- Cinnamon (bark, leaf), and Clove (bud, leaf)
- Camphor-based essential oils (camphor, lavender spike*, lavandin*, ravensara*, rosemary** (all types))
- Essential oils high in methyl salicylate: birch, wintergreen*
- Myrtle* and Eucalyptus species*
- Melaleuca species* (cajeput, niaouli, tea tree)
*Saftey Note: The essential oils with an asterisk symbol* above are better suited when highly diluted with short-term specific use with larger animals such as horses. There have been negative reactions occur with tea tree essential oil and this is mostly due to oxidized oil, poor quality oil, too much oil used, and accidental poisoning from ingestion and or too much essential oil applied topically (such as via a flea dip, bathing, or was not properly diluted). There has been a recent (January 2018) case of a smaller dog (that was circulated on social media) that had a negative reaction via inhalation from exposure to tea tree essential oils being diffused (and per the post the dog is doing okay after veterinary care and fluids). Personally, I have not spoken with the individual caregiver to find out more detail, however, just take note and avoid use of any oxidized, old and poor quality oils with yourself and your animal friends.
**Safety Note: Thyme chemotype linalool is the safest of all thyme essential oils and is best suited for use with larger animals such as horses for short-term use. Rosemary chemotype verbenone is the safest of the rosemary essential oils when working with animals. However, please note it is best to avoid essential oils high in camphor constituent with individuals that have seizure disorders.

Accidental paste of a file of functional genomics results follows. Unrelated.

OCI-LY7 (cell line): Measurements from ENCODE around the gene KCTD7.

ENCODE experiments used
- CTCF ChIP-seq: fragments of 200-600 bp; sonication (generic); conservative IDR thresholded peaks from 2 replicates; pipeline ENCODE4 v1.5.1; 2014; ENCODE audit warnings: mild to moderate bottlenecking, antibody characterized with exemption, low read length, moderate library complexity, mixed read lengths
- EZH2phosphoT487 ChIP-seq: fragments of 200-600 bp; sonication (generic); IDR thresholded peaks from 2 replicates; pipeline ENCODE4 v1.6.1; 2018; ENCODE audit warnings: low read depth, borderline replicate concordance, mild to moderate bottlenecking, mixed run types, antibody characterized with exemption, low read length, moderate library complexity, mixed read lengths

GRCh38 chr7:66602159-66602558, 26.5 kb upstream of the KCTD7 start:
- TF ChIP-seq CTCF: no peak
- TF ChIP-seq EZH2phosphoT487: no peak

The more gentle floral and citrus essential oils are generally safe to diffuse around adult dogs and most farm animals.
Safety Note: Avoid the use of these essential oils with animal aromatherapy:
- Bitter Almond (Prunus amygdalus var. amara)
- Boldo (Peumus boldus)
- Pennyroyal (Mentha pulegium)
- Tansy (Tanacetum vulgare)
- Thuja (Thuja occidentalis) Note: there is a homeopathic form of ‘thuja’ often used by holistic veterinarians. This is different from the essential oil.
Safety Note: the list of essential oils listed above is not exhaustive and caution with use of any essential oils with or around animals should be done so based on education of the individual essential oils and their chemical components and safety cautions/contraindications, as well as the individual animal and their health history, breed, age, size, allergies, contraindications, etc., as not all animals can tolerate the use or exposure to essential oils.
The use of a personal inhaler, aromatherapy jewelry, topical application and an aroma stone (TM) warmer (versus atomizer or nebulizer type units that have a continuous vapor stream of water/essential oil mixture) are all safer options to using essential oils for yourself and family members when there are animals in the household. I also like to use diluted hydrosols in mist spray bottle for freshening the environment, as well as fresh aromatic plants and herbs in pretty bottles or infused with vegetable and botanical base oils.
Irritation or Reaction with Topical Use
With regard to the topical application, essential oils must always be diluted with a carrier base to avoid skin irritation. There are a variety of botanical bases and some are better-suited than others for use with animals. These bases also offer their own therapeutic properties and can often be used on their own without the use of essential oils (especially with animals that are hypersensitive (tend to be allergy-prone) and those that are hairless. If you apply an essential oil or aromatherapy blend and the animal has a negative reaction, before bathing the animal be sure to use a vegetable oil such as olive oil to absorb and remove the essential oil residue. Since oil and water do not mix, it is best to first use the plain carrier oil to help remove the essential oils, then if need be, bathe the animal with a diluted mild liquid non-scented soap/shampoo base to complete the removal process. A washcloth with the same soap/shampoo base can be used to remove excess essential oil/blend to smaller areas versus a full body bath.